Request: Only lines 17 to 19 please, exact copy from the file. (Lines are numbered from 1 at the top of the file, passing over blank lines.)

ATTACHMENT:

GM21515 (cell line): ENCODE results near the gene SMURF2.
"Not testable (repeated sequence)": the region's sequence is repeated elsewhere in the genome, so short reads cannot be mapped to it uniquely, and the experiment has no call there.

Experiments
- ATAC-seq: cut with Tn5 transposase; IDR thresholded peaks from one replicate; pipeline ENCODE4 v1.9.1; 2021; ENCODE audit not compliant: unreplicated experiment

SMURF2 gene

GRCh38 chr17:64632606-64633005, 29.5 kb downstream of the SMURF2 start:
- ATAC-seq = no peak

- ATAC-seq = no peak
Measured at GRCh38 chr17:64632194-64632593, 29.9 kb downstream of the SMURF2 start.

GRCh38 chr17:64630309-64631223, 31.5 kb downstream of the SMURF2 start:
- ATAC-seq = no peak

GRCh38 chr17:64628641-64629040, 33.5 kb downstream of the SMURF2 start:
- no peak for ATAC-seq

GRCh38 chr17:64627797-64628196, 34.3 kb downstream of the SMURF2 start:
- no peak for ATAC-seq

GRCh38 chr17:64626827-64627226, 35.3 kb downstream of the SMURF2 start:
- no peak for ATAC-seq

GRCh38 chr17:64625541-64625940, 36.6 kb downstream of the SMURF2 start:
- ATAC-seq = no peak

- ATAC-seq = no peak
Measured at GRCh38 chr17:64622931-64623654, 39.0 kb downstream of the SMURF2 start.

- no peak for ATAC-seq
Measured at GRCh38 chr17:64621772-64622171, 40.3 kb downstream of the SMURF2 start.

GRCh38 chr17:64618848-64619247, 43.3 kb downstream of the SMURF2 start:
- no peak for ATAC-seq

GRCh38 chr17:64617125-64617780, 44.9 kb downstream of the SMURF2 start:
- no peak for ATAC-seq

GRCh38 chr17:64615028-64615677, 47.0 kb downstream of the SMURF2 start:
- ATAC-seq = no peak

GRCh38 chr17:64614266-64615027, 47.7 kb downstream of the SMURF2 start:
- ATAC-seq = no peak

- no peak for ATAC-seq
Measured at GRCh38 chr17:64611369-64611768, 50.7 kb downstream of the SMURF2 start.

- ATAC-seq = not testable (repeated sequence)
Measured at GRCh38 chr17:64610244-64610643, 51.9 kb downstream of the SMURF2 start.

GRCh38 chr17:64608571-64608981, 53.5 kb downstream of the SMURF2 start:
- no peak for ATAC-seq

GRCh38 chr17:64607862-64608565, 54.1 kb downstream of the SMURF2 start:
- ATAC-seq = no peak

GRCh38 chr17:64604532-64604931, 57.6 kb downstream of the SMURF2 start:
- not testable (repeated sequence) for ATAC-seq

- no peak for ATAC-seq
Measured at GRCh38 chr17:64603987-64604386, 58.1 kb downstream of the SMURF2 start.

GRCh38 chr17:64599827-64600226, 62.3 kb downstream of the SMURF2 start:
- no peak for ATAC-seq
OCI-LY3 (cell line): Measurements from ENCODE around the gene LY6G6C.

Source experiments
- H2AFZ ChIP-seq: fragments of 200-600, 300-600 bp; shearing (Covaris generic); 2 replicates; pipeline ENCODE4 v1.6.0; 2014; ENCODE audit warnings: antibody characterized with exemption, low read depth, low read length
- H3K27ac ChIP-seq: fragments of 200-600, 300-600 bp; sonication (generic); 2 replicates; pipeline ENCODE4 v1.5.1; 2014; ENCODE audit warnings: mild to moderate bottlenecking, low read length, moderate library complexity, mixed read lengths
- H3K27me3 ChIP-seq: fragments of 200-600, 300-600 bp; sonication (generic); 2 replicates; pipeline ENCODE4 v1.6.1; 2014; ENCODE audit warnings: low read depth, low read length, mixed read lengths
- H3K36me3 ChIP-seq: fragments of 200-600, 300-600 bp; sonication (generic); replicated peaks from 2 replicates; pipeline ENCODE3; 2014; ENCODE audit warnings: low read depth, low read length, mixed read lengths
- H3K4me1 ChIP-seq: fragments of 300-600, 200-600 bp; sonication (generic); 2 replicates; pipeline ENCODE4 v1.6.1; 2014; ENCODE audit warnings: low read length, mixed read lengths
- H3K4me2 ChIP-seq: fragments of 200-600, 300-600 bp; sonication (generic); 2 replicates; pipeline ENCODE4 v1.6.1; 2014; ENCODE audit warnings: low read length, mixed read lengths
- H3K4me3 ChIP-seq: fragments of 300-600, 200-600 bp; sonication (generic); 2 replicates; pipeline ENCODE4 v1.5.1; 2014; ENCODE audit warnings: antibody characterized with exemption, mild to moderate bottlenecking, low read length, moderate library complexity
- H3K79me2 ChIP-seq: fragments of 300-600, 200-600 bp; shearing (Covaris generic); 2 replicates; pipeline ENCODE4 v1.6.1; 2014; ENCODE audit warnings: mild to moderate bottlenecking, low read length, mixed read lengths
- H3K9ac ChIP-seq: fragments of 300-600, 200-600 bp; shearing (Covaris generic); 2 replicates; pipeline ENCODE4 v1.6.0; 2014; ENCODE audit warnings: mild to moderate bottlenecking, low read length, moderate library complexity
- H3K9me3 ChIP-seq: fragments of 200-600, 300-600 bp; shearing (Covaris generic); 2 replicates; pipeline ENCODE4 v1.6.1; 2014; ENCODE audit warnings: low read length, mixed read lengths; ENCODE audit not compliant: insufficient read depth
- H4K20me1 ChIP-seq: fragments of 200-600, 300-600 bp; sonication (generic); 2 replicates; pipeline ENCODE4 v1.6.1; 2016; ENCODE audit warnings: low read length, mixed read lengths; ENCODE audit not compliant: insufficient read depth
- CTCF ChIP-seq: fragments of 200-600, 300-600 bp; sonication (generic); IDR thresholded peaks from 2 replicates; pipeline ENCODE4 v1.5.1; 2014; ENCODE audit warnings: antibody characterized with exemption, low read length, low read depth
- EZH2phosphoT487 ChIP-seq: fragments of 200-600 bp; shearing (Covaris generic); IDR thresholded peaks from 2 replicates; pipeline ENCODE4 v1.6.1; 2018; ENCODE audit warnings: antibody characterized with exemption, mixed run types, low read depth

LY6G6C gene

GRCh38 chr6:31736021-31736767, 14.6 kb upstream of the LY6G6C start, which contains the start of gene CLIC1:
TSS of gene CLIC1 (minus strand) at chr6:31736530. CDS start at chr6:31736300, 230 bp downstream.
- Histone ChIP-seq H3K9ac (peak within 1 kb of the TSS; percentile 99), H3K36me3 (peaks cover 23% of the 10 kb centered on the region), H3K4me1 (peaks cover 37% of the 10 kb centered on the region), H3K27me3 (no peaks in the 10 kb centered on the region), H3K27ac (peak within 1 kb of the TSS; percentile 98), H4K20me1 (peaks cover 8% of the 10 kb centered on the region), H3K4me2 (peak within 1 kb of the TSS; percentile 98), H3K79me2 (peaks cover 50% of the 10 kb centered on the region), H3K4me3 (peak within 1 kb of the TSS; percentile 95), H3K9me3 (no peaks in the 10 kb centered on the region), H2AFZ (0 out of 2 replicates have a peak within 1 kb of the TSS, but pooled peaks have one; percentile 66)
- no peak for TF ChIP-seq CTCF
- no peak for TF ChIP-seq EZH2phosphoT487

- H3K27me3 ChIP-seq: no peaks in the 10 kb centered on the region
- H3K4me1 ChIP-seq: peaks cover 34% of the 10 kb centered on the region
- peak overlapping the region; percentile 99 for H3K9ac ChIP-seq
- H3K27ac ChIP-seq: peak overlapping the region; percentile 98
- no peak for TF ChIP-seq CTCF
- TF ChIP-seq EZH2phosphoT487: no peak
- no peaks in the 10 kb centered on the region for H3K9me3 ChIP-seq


- no peak for ATAC-seq

GRCh38 chr17:64625541-64625940, 36.6 kb downstream of the SMURF2 start:
- ATAC-seq = no peak